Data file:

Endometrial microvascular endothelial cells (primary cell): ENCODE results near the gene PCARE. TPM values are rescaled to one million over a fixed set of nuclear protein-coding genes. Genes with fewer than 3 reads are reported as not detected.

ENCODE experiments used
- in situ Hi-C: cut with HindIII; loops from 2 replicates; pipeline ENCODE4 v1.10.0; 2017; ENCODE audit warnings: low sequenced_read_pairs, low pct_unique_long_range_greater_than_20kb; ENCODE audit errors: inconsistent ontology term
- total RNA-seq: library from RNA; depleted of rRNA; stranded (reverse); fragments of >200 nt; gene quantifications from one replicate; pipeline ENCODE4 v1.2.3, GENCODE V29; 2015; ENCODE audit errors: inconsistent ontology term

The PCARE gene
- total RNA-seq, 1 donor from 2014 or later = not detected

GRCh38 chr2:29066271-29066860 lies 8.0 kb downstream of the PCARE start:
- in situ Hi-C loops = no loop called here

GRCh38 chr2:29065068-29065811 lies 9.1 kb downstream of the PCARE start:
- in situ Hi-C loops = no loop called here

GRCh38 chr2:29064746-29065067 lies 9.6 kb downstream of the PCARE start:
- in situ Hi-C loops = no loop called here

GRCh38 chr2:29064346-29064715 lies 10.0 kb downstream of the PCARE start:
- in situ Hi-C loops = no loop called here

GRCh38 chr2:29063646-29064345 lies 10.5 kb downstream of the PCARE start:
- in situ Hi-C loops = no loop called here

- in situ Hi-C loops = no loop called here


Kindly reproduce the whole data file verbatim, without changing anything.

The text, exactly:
Endometrial microvascular endothelial cells (primary cell): ENCODE results near the gene PCARE. TPM values are rescaled to one million over a fixed set of nuclear protein-coding genes. Genes with fewer than 3 reads are reported as not detected.

ENCODE experiments used
- in situ Hi-C: cut with HindIII; loops from 2 replicates; pipeline ENCODE4 v1.10.0; 2017; ENCODE audit warnings: low sequenced_read_pairs, low pct_unique_long_range_greater_than_20kb; ENCODE audit errors: inconsistent ontology term
- total RNA-seq: library from RNA; depleted of rRNA; stranded (reverse); fragments of >200 nt; gene quantifications from one replicate; pipeline ENCODE4 v1.2.3, GENCODE V29; 2015; ENCODE audit errors: inconsistent ontology term

The PCARE gene
- total RNA-seq, 1 donor from 2014 or later = not detected

GRCh38 chr2:29066271-29066860 lies 8.0 kb downstream of the PCARE start:
- in situ Hi-C loops = no loop called here

GRCh38 chr2:29065068-29065811 lies 9.1 kb downstream of the PCARE start:
- in situ Hi-C loops = no loop called here

GRCh38 chr2:29064746-29065067 lies 9.6 kb downstream of the PCARE start:
- in situ Hi-C loops = no loop called here

GRCh38 chr2:29064346-29064715 lies 10.0 kb downstream of the PCARE start:
- in situ Hi-C loops = no loop called here

GRCh38 chr2:29063646-29064345 lies 10.5 kb downstream of the PCARE start:
- in situ Hi-C loops = no loop called here

- in situ Hi-C loops = no loop called here